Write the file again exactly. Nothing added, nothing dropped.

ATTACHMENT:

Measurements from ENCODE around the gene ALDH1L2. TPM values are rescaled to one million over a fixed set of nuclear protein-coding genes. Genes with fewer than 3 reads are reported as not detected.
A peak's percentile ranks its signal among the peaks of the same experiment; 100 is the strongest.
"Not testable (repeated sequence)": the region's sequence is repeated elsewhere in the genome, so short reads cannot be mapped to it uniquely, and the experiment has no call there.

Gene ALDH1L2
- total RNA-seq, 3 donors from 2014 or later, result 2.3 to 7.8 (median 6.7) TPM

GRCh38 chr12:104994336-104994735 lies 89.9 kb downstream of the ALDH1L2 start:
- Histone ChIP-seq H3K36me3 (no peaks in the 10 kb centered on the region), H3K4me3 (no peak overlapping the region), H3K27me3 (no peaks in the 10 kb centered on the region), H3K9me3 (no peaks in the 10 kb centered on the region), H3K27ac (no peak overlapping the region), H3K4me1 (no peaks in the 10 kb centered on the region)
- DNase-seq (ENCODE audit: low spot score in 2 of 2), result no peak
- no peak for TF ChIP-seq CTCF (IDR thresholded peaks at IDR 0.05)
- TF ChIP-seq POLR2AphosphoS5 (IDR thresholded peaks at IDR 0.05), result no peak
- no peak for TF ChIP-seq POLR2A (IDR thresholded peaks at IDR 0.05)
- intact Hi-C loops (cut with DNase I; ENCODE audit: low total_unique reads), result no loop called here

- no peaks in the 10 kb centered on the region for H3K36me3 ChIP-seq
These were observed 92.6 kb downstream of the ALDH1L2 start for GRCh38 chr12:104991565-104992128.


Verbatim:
Measurements from ENCODE around the gene ALDH1L2. TPM values are rescaled to one million over a fixed set of nuclear protein-coding genes. Genes with fewer than 3 reads are reported as not detected.
A peak's percentile ranks its signal among the peaks of the same experiment; 100 is the strongest.
"Not testable (repeated sequence)": the region's sequence is repeated elsewhere in the genome, so short reads cannot be mapped to it uniquely, and the experiment has no call there.

Gene ALDH1L2
- total RNA-seq, 3 donors from 2014 or later, result 2.3 to 7.8 (median 6.7) TPM

GRCh38 chr12:104994336-104994735 lies 89.9 kb downstream of the ALDH1L2 start:
- Histone ChIP-seq H3K36me3 (no peaks in the 10 kb centered on the region), H3K4me3 (no peak overlapping the region), H3K27me3 (no peaks in the 10 kb centered on the region), H3K9me3 (no peaks in the 10 kb centered on the region), H3K27ac (no peak overlapping the region), H3K4me1 (no peaks in the 10 kb centered on the region)
- DNase-seq (ENCODE audit: low spot score in 2 of 2), result no peak
- no peak for TF ChIP-seq CTCF (IDR thresholded peaks at IDR 0.05)
- TF ChIP-seq POLR2AphosphoS5 (IDR thresholded peaks at IDR 0.05), result no peak
- no peak for TF ChIP-seq POLR2A (IDR thresholded peaks at IDR 0.05)
- intact Hi-C loops (cut with DNase I; ENCODE audit: low total_unique reads), result no loop called here

- no peaks in the 10 kb centered on the region for H3K36me3 ChIP-seq
These were observed 92.6 kb downstream of the ALDH1L2 start for GRCh38 chr12:104991565-104992128.